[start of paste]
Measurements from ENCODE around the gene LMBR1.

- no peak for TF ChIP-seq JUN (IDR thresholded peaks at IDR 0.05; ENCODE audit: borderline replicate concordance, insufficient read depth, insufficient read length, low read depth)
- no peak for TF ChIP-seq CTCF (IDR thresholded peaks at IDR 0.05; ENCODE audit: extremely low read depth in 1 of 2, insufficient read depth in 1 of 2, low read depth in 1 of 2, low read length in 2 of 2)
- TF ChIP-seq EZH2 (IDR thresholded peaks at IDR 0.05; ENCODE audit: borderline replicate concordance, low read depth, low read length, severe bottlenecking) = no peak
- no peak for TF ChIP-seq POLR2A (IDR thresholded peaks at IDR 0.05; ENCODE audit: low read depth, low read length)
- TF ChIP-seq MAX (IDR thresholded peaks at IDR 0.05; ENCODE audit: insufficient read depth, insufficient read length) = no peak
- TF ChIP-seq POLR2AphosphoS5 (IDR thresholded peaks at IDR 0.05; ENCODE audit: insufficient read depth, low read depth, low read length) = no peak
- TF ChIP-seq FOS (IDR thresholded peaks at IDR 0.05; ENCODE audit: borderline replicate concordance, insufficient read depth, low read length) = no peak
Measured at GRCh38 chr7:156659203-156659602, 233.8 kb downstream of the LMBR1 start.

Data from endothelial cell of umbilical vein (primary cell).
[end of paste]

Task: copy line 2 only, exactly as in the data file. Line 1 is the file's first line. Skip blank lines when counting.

- no peak for TF ChIP-seq JUN (IDR thresholded peaks at IDR 0.05; ENCODE audit: borderline replicate concordance, insufficient read depth, insufficient read length, low read depth)